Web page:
Maryland deer hunting is suddenly wide-open Regulations eased as herd proliferates

November 22, 1992|By Peter Baker | Peter Baker,Staff Writer

In Maryland, 120,000 deer hunters will take part in the bow, firearms and muzzleloader seasons this fall and winter. Along the way, they will drop well in excess of $50 million into the state economy.

And perhaps neither the days in the field nor the dollars spent will result in a deer kill that will meet the overriding need of the state's wildlife managers -- the reduction and stabilization of the deer herd.

On Saturday, Maryland opens a two-week firearms season for white-tailed deer with regulations that encourage hunters to take antlerless deer.

Both the length of the season and the aim the Department of Natural Resources would prefer hunters to take would have been unheard of 40 years ago. But back then there were few deer in Maryland. Now there are too many.

Many people from the edges of the metropolitan areas to the wooded tracts that border farmlands across the state often refer to the white-tail as a problem. Deer in the rose bushes, the orchard, the corn or the beans -- a nuisance.

"I would like to think of the situation more as an opportunity," said Josh Sandt, director of DNR's Wildlife Division, "an opportunity to have more hours of recreation, to pump a few more dollars into the economy and to be able to manage the species through sport hunting."

It is an opportunity that the hunters in this state are fortunate to have, because it was not always so.

"What most people don't realize with the deer herd is that it has only been in recent years that we have seen this phenomenal growth," Sandt said. "And you can ask why, why do we have this big change in the whole biology of deer?

"I am not sure that we really know the answers."

But Sandt and Ed Golden, forest wildlife program manager, agree that the evolution of the situation is as follows:

After the end of World War II, in the late 1940s or early 1950s, Maryland moved a few dozen deer off Aberdeen Proving Ground and began restocking the state with white-tails, all of which apparently were the product of five deer that had been brought to the military base from a game farm in Pennsylvania.

Initially, as with any genetically closed population, the new deer were small in stature, light in weight and their reproductive rate was less than optimal -- although apparently the deer weren't lacking in initiative.

In the years since, Maryland's deer have adapted well, and from those few dozen has grown a herd that numbers between 160,000 and 200,000.

"Our deer mixed with Delaware deer, mixed with Virginia deer, mixed with Pennsylvania deer," Sandt said, "and just all up and down the East Coast you had this genetic mixing, which gives them what we call hybrid vigor. . . . the addition of some new genetic material that made them more adaptable to the situations they were facing."

At the same time, farming methods changed over the past few decades. Fields and pastures no longer were burned off to clear them for new growth. Instead, agriculture was intensively managed by lime and fertilizer.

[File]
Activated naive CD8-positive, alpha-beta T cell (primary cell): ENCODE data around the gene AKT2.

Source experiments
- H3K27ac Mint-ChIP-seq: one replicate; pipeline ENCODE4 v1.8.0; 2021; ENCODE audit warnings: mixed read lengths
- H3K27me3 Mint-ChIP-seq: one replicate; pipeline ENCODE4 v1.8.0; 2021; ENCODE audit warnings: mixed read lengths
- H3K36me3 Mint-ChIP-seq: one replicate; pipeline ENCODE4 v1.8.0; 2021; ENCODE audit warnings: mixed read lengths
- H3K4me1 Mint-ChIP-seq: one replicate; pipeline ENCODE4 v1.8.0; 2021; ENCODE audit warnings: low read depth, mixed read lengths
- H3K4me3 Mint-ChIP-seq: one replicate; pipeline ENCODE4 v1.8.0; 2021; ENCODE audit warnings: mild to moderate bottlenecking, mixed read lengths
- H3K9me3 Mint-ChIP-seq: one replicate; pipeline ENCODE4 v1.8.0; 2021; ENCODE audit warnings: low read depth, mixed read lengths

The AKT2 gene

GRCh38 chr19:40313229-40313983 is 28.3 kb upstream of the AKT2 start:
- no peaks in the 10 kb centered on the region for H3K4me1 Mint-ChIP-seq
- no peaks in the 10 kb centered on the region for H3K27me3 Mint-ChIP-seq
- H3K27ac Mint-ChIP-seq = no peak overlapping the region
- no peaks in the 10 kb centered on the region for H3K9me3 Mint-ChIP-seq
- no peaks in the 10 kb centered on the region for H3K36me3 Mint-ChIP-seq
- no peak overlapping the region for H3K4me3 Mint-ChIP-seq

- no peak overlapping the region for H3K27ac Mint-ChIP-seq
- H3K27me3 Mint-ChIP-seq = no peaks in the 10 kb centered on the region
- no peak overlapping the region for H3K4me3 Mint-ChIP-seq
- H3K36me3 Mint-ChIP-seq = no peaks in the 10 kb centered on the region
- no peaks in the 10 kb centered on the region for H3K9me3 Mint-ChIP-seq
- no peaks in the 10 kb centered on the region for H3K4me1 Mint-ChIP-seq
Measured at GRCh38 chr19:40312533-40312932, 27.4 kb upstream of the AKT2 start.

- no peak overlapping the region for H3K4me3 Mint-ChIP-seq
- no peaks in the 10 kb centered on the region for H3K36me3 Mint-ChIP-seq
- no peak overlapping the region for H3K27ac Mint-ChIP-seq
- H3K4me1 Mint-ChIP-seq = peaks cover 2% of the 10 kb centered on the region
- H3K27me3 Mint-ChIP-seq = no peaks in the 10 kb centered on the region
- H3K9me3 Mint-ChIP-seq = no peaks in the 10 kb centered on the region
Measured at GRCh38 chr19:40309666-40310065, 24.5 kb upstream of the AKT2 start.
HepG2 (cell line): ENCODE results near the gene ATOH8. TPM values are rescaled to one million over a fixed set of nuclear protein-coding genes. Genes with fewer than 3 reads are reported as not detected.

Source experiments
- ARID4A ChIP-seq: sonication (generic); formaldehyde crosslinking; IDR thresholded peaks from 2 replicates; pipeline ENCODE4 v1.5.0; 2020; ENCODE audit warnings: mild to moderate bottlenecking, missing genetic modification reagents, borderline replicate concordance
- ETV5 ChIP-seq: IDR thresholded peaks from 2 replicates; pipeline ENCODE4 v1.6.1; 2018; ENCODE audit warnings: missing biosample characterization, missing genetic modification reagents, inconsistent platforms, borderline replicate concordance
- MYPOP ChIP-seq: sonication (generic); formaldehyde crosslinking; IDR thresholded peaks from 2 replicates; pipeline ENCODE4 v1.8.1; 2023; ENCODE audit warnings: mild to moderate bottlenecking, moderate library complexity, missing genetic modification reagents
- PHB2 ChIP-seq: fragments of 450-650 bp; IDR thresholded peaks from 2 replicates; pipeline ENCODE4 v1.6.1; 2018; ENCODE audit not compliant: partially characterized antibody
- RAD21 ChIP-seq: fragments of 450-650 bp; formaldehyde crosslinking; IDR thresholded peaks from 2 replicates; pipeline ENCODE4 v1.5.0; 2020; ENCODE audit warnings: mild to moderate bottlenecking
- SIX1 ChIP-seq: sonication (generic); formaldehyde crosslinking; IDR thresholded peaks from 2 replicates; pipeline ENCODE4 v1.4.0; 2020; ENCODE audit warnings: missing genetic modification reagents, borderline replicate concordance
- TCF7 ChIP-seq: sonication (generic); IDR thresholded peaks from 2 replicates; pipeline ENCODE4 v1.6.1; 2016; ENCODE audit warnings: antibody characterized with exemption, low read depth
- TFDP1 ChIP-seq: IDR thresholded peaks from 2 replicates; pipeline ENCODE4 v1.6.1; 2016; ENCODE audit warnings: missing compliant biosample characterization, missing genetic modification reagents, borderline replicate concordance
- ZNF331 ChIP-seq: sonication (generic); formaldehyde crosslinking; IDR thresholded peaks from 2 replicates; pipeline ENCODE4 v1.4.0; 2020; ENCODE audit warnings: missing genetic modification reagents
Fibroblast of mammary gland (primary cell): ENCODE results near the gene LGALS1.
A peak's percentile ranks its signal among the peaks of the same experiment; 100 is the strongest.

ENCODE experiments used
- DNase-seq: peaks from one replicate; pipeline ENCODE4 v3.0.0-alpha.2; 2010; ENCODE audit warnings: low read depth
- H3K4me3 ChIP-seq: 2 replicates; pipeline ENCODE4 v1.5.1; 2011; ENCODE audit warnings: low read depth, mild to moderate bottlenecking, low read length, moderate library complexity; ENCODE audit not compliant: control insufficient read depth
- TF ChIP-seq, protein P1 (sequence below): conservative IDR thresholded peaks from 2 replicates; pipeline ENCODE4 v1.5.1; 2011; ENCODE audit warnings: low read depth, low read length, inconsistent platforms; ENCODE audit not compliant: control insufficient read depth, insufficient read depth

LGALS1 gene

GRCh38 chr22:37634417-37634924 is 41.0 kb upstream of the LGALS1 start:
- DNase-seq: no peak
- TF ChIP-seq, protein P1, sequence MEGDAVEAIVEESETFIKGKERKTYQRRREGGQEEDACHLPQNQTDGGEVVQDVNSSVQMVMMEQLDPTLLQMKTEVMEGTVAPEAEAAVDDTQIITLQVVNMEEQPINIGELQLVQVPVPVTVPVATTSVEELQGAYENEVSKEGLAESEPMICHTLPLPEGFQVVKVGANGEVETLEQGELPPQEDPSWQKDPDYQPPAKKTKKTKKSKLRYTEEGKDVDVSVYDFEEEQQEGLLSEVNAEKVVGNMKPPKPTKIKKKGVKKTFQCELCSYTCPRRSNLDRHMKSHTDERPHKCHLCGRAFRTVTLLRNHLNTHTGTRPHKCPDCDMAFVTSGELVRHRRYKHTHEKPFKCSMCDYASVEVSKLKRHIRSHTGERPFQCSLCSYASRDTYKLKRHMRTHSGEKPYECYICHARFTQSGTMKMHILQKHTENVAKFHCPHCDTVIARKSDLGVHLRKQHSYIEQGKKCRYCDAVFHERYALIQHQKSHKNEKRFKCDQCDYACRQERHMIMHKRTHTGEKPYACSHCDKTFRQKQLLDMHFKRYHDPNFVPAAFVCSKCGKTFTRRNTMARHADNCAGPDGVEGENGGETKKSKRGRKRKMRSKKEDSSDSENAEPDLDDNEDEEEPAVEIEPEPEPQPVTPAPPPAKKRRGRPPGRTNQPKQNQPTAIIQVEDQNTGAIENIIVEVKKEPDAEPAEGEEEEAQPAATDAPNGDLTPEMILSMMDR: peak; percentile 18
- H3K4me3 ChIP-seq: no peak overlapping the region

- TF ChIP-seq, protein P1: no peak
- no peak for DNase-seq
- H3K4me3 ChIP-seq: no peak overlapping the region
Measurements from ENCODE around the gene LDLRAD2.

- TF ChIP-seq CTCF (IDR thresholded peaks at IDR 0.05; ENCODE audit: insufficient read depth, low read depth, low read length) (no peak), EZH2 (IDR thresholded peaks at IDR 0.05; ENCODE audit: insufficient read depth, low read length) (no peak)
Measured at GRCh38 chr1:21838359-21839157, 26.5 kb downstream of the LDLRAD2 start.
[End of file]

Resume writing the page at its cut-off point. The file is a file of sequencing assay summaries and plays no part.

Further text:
The changes resulted in the deer getting a jump start on their growth patterns, because there was a continual supply of food rather than a period when the fields were in transition and barren.

"So, the females were in better shape," Sandt said, "and being in better shape were able to produce twins. . . . Rather than the singles we had 20 or 30 years ago.

"Today, twins are the rule, triplets aren't that uncommon and we have even seen quadruplets. Nutrition is that good."

According to DNR check station surveys, 80- and 90-pound button bucks are common, and if the young bucks are that big, then the does of similar age are 60 or 70 pounds and able to breed.

DNR wildlife biologists say that, in fact, 50 percent or more of the fawns in Maryland breed.

"So we are seeing a deer population today which, if we look at the male-female ratios, can double in a year," Sandt said. "And that is just about what you have seen over the past 10 years.

"From the population that we have in, say, February or March, when they drop that crop of fawns we will have doubled the population."

The female-male ratio, Golden figures, is as high as 4 to 1 in many parts of the state and even greater in a few areas.

The reason for the unusual ratio is a preference among hunters for antlered deer, a tendency that has been dominant since the early years of restocking. The breeding stock was protected by bucks-only hunting seasons so that the herd would build and eventually thrive.

"Now we need to increase the antlerless harvest in order to be able to control the population," Sandt said. "But our early strategies were against that and there are still a lot of people out there who think that shooting a buck is the only way to go."

An antlerless permit system was the first counter-measure strategy employed. Then hunting either sex was allowed in annually expanding zones, and this season there are provisions that allow hunters to take two deer in one day in many areas of the state.

The current goal of the DNR's management plan is to hold the deer population to its levels of 1990.

"We are anticipating a kill of 46,000 to 50,000 [for all three seasons]," said Golden. "But the first day of firearms is when we get our [heaviest] deer kill."

In 1989, for instance, 52 percent of the deer kill was on the first day of firearms season. But in 1990 the percentage fell to 47 percent and last year it dropped to 40 percent.

The first day of firearms season always is a Saturday, but with the two-week season in place, hunters will have three Saturdays in which to be afield.

Game managers expect that will get more hunters out and help offset the warm and wet weather that was present on opening day the past two years.

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